What you eat drastically affects many aspects of your health, including your risk of developing chronic diseases like heart disease, diabetes, and cancer.
Cancer growth can be heavily influenced by your diet, but it must be noted that many foods contain beneficial compounds that can help decrease the growth of cancer and a higher intake of certain food types are associated with a lower risk of the disease.
Broccoli contains sulforaphane, a plant compound found in cruciferous vegetables that may have potent anticancer properties.
Studies have found that a higher intake of cruciferous vegetables like broccoli may be linked to a lower risk of colorectal cancer and including broccoli with a few meals per week may come with some cancer-fighting benefits.
Several studies have found that eating more carrots is linked to a decreased risk of certain types of cancer. An analysis of the results from five studies concluded that eating carrots may reduce the risk of stomach cancer by up to 26%.
Try incorporating carrots into your diet as a healthy snack or delicious side dish just a few times per week to increase your intake and potentially reduce your risk of cancer.
Beans are high in fibre, which some studies have found may help protect against colorectal cancer. One study followed 1,905 people with a history of colorectal tumours, and found that those who consumed more cooked, dried beans tended to have a decreased risk of tumour recurrence.
Berries are high in anthocyanins, plant pigments that have antioxidant properties and may be associated with a reduced risk of cancer.
In one human study, 25 people with colorectal cancer were treated with bilberry extract for seven days, which was found to reduce the growth of cancer cells by 7%.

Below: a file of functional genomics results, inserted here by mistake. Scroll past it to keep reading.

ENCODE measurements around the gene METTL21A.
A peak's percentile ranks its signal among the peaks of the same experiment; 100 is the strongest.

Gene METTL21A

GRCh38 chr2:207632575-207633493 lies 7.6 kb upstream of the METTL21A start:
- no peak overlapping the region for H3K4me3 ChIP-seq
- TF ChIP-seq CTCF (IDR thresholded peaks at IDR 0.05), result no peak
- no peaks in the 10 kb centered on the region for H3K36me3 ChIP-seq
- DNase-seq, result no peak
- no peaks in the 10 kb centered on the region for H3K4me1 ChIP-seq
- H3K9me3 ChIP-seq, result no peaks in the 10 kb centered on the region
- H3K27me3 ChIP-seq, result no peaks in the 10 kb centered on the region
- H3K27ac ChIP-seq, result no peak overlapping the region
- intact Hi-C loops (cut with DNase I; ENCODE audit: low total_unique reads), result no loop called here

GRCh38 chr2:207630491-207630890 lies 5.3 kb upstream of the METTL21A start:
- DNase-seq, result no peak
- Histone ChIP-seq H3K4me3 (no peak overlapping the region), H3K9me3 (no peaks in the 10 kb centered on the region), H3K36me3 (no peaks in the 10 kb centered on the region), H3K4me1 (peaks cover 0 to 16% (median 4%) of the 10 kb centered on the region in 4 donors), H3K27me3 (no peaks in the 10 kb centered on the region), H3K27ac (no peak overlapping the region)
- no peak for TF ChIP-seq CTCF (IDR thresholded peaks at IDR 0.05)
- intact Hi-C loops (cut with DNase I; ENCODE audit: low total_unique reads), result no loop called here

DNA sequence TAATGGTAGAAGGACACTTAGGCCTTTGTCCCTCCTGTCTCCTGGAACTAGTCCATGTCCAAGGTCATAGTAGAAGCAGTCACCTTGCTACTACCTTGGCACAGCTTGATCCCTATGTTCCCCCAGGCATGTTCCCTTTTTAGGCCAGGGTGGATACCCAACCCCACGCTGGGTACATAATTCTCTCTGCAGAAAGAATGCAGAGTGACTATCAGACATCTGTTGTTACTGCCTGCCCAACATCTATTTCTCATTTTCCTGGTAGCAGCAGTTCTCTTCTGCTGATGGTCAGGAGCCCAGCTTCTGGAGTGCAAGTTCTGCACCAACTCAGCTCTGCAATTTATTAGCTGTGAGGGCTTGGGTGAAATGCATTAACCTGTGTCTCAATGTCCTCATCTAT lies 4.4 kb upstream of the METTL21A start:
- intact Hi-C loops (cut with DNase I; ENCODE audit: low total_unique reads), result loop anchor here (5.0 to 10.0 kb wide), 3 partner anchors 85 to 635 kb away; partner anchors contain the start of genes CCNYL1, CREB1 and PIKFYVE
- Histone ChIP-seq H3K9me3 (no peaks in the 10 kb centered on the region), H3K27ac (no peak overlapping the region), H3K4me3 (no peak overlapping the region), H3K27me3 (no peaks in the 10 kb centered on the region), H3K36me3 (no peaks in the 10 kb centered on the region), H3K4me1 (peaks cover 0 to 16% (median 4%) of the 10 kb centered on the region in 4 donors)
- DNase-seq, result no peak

Based on these findings, including a serving or two of berries in your diet each day may help inhibit the development of cancer.
Cinnamon is well-known for its health benefits, including its ability to reduce blood sugar and ease inflammation.
Including 1/2–1 teaspoon (2–4 grams) of cinnamon in your diet per day may be beneficial in cancer prevention, and may come with other benefits as well, such as reduced blood sugar and decreased inflammation.
Research has found that eating nuts may be linked to a lower risk of certain types of cancer. One study looked at the diets of 19,386 people and found that eating a greater number of nuts was associated with a decreased risk of dying from cancer.
Another study followed 30,708 participants for up to 30 years and found that eating nuts regularly was associated with a decreased risk of colorectal, pancreatic, and endometrial cancers.
These results suggest that adding a serving of nuts to your diet each day may reduce your risk of developing cancer in the future.
7. OLIVE OIL
Olive oil is loaded with health benefits and several studies have found that a higher intake of olive oil may help protect against cancer.
A review made up of 19 studies showed that people who consumed the greatest amount of olive oil had a lower risk of developing breast cancer and cancer of the digestive system than those with the lowest intake.